His long experience with the Baptist church, his central role in its development, and his intimate acquaintance with the founding fathers of the denomination led him as “a sacred duty” to compile a history of the Regular Baptists of the Maritime provinces. Aside from John Mockett Cramp*’s series of articles in the Christian Messenger in the 1860s, Bill’s Fifty years with the Baptist ministers and churches of the Maritime provinces of Canada (Saint John, 1880) was the first attempt at such a compilation. Although the work is largely narrative rather than analytical, its publication was none the less an important event in the development of Maritime Baptists’ awareness of their past.
An effective evangelist, pastor, and denominational organizer, Ingraham Ebenezer Bill was foremost among what might be termed the second generation of Maritime Baptist leaders.
In addition to his history of the Maritime Baptists, Ingraham Ebenezer Bill wrote Affectionate reminiscences of an only daughter and first-born son . . . (Saint John, N.B., 1865).
Acadia Univ. Arch. (Wolfville, N.S.), Board of Governors, minutes, 1850–83. Atlantic Baptist Hist. Coll., Acadia Univ., Fredericton, Brunswick Street United Baptist Church, records of the Baptist Church, Fredericton, 1814–71; Edward Manning, corr. and journals; Nova Scotia Baptist Education Soc., minutes. Germain Street Baptist Church (Saint John), Records, 1853–83 (mfm. at PANB). Baptist Convention of Nova Scotia, New Brunswick and Prince Edward Island, Minutes (Fredericton, etc.), 184655. Baptist Convention of the Maritime Provinces of Canada, Baptist yearbook (Halifax), 1870–71, 1891. Nova Scotia Baptist Assoc., Minutes (Halifax), 1829–37. Christian Messenger (Halifax), 1837–72. Christian Visitor (Saint John), 1852–72. R. G. Baxter, A history of the Nictaux United Baptist Church, 1779–1978 ([Nictaux, N. S., 1978]). Eaton, Hist. of Kings County. The history of Germain Street Baptist Church, St. John, N.B., for its first one hundred years, 1810–1910 (Saint John, 1910).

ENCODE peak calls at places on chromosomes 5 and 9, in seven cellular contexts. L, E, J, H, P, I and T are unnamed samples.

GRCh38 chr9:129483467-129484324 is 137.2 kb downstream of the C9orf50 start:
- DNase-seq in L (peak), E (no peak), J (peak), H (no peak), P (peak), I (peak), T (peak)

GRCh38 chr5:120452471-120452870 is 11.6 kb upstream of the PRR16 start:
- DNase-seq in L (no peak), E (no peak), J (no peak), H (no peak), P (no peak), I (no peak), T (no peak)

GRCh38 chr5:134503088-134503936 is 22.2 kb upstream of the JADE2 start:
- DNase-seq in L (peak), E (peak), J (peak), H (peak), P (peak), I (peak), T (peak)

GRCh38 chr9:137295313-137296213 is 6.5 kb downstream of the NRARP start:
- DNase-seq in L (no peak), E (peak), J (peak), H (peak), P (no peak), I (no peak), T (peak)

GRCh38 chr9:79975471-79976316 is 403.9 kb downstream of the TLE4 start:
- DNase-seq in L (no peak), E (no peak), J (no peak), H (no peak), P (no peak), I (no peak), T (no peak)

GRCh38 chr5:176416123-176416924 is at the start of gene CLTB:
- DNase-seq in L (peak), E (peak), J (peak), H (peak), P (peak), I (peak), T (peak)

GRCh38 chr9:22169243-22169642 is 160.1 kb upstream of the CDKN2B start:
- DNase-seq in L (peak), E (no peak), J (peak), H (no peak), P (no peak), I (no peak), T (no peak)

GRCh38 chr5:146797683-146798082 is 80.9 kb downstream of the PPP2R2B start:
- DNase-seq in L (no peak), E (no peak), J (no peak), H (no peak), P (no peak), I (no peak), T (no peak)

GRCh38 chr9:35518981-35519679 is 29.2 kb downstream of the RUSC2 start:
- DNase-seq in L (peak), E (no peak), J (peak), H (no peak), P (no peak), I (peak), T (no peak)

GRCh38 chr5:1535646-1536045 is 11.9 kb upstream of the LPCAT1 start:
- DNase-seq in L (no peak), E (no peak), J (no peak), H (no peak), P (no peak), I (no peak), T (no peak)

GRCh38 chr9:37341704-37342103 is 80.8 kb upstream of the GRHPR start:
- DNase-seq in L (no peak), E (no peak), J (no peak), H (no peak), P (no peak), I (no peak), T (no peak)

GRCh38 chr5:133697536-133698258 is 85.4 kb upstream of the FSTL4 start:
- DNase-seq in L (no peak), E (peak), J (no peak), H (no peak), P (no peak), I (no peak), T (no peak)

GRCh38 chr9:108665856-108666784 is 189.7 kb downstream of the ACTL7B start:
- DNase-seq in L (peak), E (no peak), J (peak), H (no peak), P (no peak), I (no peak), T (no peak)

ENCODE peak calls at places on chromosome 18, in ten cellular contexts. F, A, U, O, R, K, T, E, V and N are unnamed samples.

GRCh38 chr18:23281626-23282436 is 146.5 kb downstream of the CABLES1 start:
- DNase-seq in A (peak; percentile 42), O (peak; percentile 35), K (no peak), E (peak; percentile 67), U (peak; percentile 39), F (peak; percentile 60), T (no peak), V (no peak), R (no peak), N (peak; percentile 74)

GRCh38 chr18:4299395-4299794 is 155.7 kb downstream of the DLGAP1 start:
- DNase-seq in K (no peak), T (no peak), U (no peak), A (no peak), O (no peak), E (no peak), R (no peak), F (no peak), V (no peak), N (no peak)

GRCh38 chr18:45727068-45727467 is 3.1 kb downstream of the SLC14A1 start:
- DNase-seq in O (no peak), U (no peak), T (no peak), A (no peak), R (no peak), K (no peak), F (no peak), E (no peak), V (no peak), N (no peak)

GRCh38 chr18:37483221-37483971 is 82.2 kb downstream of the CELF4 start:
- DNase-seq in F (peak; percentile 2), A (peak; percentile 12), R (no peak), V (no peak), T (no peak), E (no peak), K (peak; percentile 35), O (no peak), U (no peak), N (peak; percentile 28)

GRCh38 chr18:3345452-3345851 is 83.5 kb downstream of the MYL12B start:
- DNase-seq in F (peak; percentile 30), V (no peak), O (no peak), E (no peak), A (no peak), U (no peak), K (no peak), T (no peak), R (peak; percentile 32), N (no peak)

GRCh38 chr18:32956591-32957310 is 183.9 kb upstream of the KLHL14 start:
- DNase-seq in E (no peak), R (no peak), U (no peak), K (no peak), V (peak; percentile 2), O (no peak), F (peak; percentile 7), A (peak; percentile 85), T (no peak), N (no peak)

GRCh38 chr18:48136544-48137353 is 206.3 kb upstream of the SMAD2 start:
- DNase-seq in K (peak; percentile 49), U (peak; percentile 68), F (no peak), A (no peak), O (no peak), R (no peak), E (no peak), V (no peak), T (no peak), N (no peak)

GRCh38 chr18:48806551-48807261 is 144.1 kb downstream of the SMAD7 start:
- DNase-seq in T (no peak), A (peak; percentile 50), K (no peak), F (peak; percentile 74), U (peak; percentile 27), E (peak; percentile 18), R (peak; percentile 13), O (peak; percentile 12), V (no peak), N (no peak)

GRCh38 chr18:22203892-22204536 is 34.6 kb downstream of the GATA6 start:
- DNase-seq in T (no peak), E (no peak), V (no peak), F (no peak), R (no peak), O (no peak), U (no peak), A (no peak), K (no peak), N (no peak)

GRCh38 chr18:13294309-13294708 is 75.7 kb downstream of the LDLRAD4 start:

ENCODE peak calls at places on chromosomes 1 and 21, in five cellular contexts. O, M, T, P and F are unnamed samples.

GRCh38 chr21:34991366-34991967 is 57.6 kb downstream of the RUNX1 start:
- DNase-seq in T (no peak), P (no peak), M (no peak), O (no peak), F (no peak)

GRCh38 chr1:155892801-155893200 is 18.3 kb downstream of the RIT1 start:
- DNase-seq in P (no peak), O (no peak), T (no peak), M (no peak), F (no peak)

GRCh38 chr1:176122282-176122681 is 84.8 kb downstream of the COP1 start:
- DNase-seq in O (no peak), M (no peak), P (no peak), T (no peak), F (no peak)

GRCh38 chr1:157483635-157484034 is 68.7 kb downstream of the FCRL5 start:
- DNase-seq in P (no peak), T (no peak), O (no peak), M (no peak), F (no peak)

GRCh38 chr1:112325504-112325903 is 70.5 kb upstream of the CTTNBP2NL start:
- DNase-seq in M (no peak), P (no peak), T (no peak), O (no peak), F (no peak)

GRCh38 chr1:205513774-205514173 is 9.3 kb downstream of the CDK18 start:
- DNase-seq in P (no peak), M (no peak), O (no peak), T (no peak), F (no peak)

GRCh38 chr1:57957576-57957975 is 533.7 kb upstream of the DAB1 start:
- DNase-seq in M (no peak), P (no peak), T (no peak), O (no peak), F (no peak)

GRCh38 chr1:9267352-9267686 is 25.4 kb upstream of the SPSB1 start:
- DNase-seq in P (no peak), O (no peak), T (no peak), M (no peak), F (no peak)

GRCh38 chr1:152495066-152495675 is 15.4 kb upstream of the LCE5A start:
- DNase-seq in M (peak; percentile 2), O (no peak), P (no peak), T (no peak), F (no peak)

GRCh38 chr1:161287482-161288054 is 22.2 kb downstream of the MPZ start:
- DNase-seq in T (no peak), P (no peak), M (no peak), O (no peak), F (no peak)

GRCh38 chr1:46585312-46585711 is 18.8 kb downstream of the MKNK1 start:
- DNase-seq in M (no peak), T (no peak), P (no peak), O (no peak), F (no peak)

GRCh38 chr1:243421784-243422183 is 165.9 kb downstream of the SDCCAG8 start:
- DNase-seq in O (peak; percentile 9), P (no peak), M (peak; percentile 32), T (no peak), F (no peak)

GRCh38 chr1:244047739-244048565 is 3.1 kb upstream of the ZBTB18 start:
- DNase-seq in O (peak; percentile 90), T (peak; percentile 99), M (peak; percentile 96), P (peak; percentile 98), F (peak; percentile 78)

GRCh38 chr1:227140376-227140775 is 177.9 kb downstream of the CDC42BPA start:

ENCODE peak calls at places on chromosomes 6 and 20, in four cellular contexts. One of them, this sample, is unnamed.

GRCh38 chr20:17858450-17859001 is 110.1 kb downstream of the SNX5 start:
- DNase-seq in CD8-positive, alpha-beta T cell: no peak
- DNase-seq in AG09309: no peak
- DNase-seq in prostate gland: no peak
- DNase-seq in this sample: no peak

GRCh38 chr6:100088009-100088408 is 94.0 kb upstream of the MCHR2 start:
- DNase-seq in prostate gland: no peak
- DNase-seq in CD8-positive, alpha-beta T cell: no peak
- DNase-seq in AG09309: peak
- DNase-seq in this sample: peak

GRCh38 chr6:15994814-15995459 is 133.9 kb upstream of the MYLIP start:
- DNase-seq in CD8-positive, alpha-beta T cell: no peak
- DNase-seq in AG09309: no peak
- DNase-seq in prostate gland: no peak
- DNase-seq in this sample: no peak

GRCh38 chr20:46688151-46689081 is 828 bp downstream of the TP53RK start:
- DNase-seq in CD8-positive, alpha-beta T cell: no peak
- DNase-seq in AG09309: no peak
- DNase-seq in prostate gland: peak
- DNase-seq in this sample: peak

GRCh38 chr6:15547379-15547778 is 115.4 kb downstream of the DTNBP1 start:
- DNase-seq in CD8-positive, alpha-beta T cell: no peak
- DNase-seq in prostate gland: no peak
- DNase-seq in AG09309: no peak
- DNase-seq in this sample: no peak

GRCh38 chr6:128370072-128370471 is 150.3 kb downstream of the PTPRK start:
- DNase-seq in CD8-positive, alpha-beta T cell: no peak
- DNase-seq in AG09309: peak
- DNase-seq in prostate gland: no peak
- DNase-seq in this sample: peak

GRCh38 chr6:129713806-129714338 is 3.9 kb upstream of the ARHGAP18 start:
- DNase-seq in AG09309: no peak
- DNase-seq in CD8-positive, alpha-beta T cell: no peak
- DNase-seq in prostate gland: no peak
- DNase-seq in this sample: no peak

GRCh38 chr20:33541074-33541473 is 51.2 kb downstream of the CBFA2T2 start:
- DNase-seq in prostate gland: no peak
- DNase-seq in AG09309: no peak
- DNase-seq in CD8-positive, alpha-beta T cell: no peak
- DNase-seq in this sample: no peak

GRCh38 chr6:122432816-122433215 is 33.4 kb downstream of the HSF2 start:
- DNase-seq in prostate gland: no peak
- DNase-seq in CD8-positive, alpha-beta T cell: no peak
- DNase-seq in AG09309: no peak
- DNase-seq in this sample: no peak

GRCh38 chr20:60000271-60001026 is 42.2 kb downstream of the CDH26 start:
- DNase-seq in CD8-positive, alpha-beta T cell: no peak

© 1990–2023 University of Toronto/Université Laval
Cite This Article
Barry M. Moody, “BILL, INGRAHAM EBENEZER,” in Dictionary of Canadian Biography, vol. 12, University of Toronto/Université Laval, 2003–, accessed June 1, 2023, http://www.biographi.ca/en/bio/bill_ingraham_ebenezer_12E.html.
The citation above shows the format for footnotes and endnotes according to the Chicago manual of style (16th edition). Information to be used in other citation formats:
|Author of Article:||Barry M. Moody|
|Title of Article:||BILL, INGRAHAM EBENEZER|
|Publication Name:||Dictionary of Canadian Biography, vol. 12|
|Publisher:||University of Toronto/Université Laval|
|Year of publication:||1990|
|Year of revision:||1990|
|Access Date:||June 1, 2023|